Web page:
Hardware Saga, part 1

At around 1pm on 2/26/2015, my ThinkPad X230’s screen died without warning. I put the laptop away to take a quiz in class, walked home, tried to boot, an it remained black. The LEDs and CPU fan went through their familiar boot process, but the screen remained stubbornly blank.

Below the fold you’ll find several pages of excrutiating detail on the situation, because I enjoy writing these things down.


When the screen’s power inverter breaks, images are faintly visible on the screen under bright light. However, I looked at it with my phone’s flashlight while it booted and saw nothing.

I also unplugged and re-seated the screen’s cables, at both the motherboard and the LCD panel, in order to verify that they hadn’t come loose if I had bumped the laptop wrong without noticing while carrying it home. Re-seating the cables did not change the screen’s behavior; the machine has survived drops from a table to a hardwood floor without any detriment to its performance.

This narrows it down to two components which could be at fault: the cables which run through the hinges and supply power to the screen might be damaged, or the GPU itself could have given out. I tried plugging my VGA port into an external monitor and the monitor showed nothing during boot, although this is not useful evidence since I never ran such a test while the machine was working correctly and thus don’t know what should have happened.

Ordering a Successor

Replacing the motherboard with another of the same quality would cost around $300, and when shopping for replacements, I discovered that I could get a slightly older machine with still-decent specs for less than half that price. Since I have a bit of a Thinkpad collection and have been envying the form factor of a coworker’s X201 for quite some time, I ordered an X201 with an i5-m520. It’ll ship with 2GB of RAM but I can put in the 8GB from my X230 without trouble.

However, the new machine won’t arrive till around March 9th, so I’m having fun persuading my old disk to boot on various systems until then.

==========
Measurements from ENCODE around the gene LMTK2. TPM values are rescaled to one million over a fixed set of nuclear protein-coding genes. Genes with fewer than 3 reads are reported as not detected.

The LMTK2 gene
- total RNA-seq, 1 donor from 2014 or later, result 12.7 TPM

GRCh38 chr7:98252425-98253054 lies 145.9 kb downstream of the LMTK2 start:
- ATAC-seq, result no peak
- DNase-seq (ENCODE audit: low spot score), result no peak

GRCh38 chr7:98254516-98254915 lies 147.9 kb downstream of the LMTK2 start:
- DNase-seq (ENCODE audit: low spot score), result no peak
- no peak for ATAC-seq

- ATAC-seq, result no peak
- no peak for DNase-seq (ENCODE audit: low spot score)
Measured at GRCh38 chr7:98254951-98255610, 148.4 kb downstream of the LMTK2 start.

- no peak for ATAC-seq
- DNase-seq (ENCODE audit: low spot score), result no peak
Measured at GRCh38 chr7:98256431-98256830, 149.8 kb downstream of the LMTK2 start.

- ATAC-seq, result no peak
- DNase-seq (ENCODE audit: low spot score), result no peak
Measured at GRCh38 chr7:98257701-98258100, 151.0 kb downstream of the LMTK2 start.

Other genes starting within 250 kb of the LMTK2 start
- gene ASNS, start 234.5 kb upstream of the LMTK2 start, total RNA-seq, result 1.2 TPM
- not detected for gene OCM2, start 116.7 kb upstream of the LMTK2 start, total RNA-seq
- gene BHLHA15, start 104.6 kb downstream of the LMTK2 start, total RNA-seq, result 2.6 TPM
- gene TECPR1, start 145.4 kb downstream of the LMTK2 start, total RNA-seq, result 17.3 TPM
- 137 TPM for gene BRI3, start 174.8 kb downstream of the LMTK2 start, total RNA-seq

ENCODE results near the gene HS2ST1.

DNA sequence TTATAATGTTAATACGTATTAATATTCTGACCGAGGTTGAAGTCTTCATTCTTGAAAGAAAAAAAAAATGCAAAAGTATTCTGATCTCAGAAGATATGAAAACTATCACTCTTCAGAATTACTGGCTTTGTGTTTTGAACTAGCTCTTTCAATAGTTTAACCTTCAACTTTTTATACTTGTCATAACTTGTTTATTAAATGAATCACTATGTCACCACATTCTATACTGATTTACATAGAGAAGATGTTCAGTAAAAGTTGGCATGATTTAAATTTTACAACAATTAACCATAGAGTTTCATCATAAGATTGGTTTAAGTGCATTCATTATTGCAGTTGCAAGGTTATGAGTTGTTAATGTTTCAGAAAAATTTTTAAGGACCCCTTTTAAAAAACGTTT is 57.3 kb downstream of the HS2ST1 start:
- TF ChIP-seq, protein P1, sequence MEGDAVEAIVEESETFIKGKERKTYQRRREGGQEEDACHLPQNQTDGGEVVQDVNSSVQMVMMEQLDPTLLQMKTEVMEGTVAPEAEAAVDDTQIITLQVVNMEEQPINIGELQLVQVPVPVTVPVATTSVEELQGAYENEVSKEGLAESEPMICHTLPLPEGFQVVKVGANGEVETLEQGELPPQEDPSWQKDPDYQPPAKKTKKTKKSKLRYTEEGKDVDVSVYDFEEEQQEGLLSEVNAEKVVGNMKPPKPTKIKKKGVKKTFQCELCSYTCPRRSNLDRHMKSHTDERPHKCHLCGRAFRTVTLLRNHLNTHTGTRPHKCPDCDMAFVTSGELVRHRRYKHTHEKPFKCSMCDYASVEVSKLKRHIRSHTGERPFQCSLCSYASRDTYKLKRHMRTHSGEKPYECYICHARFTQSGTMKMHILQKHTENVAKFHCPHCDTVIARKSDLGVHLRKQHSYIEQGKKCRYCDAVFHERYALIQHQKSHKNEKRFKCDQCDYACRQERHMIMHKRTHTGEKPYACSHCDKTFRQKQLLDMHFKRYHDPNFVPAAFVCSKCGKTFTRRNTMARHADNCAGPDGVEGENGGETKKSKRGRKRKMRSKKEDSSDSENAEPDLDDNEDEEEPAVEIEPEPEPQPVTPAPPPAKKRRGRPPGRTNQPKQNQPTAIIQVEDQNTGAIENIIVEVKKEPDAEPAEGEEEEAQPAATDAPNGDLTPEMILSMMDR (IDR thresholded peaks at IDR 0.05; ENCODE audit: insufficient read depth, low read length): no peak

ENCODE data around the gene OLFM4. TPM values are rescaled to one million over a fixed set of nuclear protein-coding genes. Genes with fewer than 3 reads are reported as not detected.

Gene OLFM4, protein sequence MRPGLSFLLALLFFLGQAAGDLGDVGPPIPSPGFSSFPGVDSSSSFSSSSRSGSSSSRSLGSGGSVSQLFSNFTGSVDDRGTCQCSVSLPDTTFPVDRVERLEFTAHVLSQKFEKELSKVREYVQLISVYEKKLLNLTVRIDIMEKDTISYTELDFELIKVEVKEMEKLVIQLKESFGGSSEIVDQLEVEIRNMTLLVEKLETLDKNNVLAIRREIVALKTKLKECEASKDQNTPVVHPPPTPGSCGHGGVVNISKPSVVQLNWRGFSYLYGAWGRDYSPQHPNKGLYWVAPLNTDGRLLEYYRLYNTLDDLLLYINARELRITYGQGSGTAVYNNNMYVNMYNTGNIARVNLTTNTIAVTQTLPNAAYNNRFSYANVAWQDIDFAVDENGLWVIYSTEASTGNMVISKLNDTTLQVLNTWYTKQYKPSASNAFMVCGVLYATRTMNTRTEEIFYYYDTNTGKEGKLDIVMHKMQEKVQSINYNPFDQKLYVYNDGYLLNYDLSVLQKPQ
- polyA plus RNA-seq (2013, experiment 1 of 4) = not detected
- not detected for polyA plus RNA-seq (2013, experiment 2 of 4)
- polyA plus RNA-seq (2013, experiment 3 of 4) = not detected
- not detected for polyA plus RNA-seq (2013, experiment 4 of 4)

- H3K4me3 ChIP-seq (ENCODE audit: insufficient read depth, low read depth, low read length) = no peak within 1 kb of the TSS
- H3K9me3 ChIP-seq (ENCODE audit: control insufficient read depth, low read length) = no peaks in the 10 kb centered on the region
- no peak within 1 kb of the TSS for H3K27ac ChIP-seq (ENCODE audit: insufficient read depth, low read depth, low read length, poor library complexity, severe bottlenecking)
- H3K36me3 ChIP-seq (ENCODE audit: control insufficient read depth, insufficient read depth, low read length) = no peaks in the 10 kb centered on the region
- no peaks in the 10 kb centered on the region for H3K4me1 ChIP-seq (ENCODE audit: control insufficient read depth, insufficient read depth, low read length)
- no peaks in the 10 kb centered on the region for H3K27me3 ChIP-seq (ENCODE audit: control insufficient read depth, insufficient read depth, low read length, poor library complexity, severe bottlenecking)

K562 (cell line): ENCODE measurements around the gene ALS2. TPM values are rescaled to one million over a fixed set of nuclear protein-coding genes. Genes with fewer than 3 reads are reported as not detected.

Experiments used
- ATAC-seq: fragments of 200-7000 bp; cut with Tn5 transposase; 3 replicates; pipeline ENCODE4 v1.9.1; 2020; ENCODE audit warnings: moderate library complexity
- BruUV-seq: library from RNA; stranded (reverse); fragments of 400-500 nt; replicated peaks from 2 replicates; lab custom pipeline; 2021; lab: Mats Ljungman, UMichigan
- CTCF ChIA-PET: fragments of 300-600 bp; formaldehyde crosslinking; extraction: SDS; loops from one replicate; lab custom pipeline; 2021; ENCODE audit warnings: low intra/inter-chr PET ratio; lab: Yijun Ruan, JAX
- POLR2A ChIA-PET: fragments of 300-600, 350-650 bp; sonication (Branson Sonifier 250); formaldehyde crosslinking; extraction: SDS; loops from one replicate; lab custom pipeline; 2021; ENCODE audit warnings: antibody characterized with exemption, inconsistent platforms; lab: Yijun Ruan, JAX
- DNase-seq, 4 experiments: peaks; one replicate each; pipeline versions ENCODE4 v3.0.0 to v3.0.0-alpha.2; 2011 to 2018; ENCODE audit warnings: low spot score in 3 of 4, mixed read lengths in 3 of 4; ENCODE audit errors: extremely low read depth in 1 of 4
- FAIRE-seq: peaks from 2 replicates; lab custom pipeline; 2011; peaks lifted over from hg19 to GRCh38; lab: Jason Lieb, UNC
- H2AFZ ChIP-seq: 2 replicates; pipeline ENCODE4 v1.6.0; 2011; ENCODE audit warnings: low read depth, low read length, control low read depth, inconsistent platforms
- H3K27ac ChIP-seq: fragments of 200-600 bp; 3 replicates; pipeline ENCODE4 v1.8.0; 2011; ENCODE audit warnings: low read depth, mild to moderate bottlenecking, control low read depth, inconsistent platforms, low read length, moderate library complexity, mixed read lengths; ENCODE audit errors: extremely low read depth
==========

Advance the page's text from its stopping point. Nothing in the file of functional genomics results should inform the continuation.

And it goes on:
Brain Transplant: T60

I pulled out my X230’s SSD and stuck it into the USB enclosure that I usually use for my backup disks. I plugged it into a T60, hit f12 during boot to select the USB HDD as a temporary boot device, and it got as far as the bootloader. However, my Arch kernel was incompatible with the T60’s i616 CPU.

Brain Transplant: T440S

I also have a T440s in my room. It’s technically my work computer, so I generally avoid using it for non-work purposes, but “I have an assignment due and need a working laptop” is something of an exception.

Plug in HDD, boot, select boot device, get bootloader. Hit enter to select booting Arch Linux... and a second later, I’m greeted by the Ubuntu login screen. Wat?

Try again. Reboot, select boot device, get bootloader. This time, hit tab on Arch Linux to edit the options. It’s trying to boot from /dev/sda1. In all the cases like this that I’ve encountered, a laptop’s internal drive is assigned to sda, and external ones get sdb and higher. Edit the bootloader item to sdb instead of sda, hit enter, and it works!

Log into Arch, and everything works beautifully except the wireless. Am I missing drivers? Let’s hope not; if they’re missing, it’ll be a royal pain to acquire them:

sudo ip link set wlp3s0 up

and there’s wifi again!

Brain Transplant: T61

The next day, I retrieved the hand-me-down T61 that I’d rescued when a roommate asked whether I wanted anything from a big stack of computers destined for recycling.

Its battery is totally shot, and it’s missing the hard drive enclosure, but in other regards it’s a decently usable machine. It has a good keyboard, physical buttons for the trackpoint, and working wifi, so it wins most of my battle against technology already.

Booting it has been distinctly interesting. Pull 320GB spinny-disk out of x100e, verify that the connections look the same, stuff it into the gaping hole where T61’s hdd enclosure belongs. Try to boot. “Operating System Not Found”. Okay then.

Plug in bootable Arch USB. Reboot. Pick the x86_64 kernel; it boots. Mount partititions of the HDD; they’re readable.

Swap the spinny-disk for my X230’s SSD. Try to boot. No “operating system not found” error this time; it doesn’t see the disk at all. Maybe it’s doing a spin check on boot, and the SSD says mu?

Stick the SSD back in its USB enclosure, plug it in, reboot. It boots happily, and I’m typing this from my X230’s arch install, booted by the T61, right now.

Next steps will be to stick the X230’s old spinny-disk in and see if it’s a) recognized, b) bootable. Find disk that’s ok to get wiped, and visible to the T61, and install to it. But that takes effort, and the system is usable for now.

If It’s Stupid But It Works...

The annoying part of the T61 setup is that the enclosure end of the USB cable is prone to getting bumped, which means that any process currently in memory keeps going but starting new processes becomes nearly impossible.

My fix for this (it only has to last a week, while my X201 is shipping) is stupid, but it works.


Packing tape!